The flag, when carried in a procession with other flags, should be either on the marching right or, if
there is a line of other flags, in front of the center of that line.
When you display the flag on a wall or in a window where people see it from the street, it should be
displayed flat with the blue part at the top and on the flag's own right (which is the observer's left).
When displayed after dark, the flag should be illuminated.
Correct Flag Positions for Displays and Ceremonies
When carrying two flags, the U.S flag is on the
When carrying three or more flags, the U.S flag
can be in the center front.
When standing in line, the U.S flag is to the right
and at the same level as other flags. If the
Pledge of Allegiance is said, the bearer steps to
the center and in front of the other flags.
When posting the flags at the same level not
on a platform, the U.S flag is right of the
Or with multiple flags in a straight line, the U.S
flag is on the furthers right.
On a platform, the U.S flag is on the right of the
When carrying many flags down a narrow aisle,
the US flag is the first
Against a wall, the U.S flag is to the right of the
Flag Ceremony Commands
Opening Ceremony
Closing Ceremony
Girl Scouts attention
Color Guard attention
Girl Scouts attention
Color Guard advance
Color Guard attention
Color Guard post the colors
Color Guard advance
Color Guard salute the colors
(“Taps” or anything appropriate)
Girl Scouts, the flag of your country
Color Guard salute the colors
We will now say the pledge of allegiance
Color Guard retire the colors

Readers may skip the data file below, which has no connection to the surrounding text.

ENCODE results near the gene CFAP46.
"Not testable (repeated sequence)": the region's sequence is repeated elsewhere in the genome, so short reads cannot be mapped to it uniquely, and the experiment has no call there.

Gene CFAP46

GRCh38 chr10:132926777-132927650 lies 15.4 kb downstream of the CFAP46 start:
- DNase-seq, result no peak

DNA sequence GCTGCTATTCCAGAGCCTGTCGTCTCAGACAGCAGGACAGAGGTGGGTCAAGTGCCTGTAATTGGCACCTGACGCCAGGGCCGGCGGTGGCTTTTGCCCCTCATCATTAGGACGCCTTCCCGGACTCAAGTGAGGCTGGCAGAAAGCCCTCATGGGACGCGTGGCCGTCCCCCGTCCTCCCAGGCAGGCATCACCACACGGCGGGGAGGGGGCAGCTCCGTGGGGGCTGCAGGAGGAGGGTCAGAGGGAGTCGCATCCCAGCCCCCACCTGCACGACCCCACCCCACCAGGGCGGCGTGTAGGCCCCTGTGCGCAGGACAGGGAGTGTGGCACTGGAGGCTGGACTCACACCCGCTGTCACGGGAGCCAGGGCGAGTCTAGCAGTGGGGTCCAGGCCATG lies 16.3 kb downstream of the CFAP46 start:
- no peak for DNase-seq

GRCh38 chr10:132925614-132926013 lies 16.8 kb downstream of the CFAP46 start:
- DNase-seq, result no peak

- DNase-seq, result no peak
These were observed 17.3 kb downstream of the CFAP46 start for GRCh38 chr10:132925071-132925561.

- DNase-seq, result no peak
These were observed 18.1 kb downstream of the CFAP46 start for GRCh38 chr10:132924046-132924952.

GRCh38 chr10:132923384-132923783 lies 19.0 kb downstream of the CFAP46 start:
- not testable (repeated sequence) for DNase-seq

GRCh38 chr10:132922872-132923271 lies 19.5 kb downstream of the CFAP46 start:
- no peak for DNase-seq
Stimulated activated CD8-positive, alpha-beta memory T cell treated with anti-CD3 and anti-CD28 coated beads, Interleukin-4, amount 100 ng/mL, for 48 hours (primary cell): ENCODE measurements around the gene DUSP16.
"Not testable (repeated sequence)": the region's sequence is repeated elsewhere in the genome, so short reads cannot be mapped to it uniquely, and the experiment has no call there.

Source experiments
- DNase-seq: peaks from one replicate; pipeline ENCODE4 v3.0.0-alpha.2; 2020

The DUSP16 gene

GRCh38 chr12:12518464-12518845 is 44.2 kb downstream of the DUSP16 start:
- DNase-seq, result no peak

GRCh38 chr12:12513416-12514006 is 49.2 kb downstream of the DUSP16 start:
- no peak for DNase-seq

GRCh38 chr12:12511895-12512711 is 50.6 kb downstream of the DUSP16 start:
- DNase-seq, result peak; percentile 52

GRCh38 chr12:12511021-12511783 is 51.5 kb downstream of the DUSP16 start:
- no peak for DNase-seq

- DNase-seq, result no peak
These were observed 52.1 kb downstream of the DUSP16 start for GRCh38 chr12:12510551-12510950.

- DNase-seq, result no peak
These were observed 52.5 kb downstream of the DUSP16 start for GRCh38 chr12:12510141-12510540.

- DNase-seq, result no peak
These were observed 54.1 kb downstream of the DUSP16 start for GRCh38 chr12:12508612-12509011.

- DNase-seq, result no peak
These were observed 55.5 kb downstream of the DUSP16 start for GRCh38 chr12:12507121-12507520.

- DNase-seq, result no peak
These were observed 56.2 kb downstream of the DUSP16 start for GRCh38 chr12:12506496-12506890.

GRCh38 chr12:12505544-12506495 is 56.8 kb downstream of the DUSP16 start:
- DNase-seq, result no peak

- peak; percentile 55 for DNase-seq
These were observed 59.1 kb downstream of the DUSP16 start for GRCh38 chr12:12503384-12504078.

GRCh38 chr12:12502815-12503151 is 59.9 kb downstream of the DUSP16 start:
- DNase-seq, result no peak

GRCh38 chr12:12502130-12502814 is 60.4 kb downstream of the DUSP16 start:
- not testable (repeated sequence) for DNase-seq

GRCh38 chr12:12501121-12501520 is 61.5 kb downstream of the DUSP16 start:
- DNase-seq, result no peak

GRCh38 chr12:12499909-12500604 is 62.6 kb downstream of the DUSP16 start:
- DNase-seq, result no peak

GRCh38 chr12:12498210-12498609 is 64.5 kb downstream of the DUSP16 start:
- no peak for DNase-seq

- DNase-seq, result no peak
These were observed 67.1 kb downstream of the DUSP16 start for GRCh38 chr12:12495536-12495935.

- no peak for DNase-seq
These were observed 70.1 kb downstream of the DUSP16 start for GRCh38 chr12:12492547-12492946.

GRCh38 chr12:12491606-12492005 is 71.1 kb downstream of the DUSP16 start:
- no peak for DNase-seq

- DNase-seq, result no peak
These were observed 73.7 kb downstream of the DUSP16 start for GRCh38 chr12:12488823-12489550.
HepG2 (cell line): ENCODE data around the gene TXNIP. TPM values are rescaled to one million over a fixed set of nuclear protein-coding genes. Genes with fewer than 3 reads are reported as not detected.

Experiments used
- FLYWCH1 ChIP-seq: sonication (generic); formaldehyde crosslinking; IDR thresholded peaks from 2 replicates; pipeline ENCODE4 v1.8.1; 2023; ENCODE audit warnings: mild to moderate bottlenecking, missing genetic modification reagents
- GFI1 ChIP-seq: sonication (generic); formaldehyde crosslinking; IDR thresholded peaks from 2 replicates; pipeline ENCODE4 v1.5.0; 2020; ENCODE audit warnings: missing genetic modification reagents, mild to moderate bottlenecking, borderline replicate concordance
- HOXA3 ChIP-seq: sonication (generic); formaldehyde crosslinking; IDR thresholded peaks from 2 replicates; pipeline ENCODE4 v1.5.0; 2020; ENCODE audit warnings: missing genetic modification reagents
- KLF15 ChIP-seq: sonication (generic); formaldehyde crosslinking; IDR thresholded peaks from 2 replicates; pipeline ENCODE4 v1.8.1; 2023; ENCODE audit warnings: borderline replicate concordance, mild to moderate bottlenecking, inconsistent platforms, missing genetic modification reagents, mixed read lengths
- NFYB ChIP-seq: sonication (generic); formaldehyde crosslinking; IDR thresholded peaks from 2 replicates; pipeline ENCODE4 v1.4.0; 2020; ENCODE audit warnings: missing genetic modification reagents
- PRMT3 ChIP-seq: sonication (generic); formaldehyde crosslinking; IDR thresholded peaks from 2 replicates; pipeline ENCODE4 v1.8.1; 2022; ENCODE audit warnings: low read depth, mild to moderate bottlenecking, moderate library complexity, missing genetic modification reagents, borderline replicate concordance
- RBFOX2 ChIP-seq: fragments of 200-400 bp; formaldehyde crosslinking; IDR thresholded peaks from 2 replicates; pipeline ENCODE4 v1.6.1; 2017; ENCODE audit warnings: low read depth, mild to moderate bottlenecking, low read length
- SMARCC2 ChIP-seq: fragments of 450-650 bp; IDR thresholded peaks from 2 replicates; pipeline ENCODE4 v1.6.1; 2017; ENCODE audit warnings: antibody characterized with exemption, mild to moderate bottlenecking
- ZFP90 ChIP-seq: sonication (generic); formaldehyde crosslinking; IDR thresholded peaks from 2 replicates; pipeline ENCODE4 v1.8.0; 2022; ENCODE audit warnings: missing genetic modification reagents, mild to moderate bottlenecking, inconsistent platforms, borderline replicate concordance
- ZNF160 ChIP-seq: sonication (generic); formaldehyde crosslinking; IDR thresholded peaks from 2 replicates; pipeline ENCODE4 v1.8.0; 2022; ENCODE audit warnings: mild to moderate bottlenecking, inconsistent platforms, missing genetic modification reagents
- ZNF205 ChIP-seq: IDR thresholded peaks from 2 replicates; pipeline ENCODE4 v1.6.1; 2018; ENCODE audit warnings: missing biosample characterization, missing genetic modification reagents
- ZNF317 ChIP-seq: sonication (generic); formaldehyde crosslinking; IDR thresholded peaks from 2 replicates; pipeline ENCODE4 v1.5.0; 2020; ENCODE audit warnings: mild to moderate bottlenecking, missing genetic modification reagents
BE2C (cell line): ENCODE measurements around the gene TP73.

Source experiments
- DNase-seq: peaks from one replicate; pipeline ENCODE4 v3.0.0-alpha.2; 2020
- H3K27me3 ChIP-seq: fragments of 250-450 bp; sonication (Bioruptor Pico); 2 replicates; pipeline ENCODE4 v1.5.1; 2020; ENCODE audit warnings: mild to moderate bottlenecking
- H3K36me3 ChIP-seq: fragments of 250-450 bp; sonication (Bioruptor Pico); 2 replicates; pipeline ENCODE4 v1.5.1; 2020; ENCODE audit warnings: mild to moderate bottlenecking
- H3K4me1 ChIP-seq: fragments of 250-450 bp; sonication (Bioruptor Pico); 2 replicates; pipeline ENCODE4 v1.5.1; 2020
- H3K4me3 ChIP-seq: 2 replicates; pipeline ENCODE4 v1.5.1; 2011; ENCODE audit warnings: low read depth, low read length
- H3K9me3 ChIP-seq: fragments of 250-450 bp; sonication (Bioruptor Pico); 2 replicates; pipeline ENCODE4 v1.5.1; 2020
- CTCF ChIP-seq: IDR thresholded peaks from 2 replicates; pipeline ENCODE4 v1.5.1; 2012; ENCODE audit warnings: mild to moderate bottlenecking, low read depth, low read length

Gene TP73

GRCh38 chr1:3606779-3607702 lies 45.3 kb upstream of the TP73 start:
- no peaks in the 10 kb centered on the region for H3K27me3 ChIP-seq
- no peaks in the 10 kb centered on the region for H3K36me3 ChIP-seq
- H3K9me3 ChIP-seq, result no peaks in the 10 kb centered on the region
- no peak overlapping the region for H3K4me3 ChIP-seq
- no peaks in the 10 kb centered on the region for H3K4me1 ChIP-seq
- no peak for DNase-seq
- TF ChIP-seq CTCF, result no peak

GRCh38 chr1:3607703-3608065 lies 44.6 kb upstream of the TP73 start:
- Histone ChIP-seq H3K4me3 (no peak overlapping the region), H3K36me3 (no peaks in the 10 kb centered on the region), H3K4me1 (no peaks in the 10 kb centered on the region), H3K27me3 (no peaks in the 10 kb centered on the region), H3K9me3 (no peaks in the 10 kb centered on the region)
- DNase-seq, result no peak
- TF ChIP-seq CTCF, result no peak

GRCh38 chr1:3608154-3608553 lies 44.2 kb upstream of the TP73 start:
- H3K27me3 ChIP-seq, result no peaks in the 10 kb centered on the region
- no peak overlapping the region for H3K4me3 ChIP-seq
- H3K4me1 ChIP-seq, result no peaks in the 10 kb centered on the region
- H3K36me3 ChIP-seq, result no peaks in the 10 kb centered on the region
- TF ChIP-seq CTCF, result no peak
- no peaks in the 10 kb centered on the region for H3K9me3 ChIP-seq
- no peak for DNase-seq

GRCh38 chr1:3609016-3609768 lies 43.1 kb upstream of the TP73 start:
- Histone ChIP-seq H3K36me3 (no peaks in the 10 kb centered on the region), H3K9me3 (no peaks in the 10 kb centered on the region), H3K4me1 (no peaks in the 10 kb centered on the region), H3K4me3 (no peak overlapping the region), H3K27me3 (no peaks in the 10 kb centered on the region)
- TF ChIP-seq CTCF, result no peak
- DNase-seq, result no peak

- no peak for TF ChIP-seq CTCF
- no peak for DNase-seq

(Girl Scout pledge or anything appropriate)
Color Guard dismissed
Color Guard dismissed
Girl Scouts dismissed
Girl Scouts Dismissed
Pledge of Alligence
Day is done, gone the sun
I pledge allegiance to the flag
From the lakes, from the hills, from the sky
All is well, safely rest
God is nigh.
Of the United States of American
Fading light dims the sight
And a star gems the sky, gleaming bright
From afar, drawing near
Falls the night.
Thanks and praise for our days
Neath the sun, neath the stars, neath the
As we go, this we know
God is nigh.
Girl Scout Promise
On my honor, I will try:
To serve God and my country,
To help people at all times,
And to live by the Girl Scout Law.
The Girl Scout Law
I will do my best to be
honest and fair,
friendly and helpful,
considerate and caring,
courageous and strong, and
responsible for what I say and do,
and to
respect myself and others,
respect authority,
use resources wisely,
make the world a better place, and
be a sister to every Girl Scout.
And to the Republic
For which it stands
One nation
Under god
With liberty and justice for all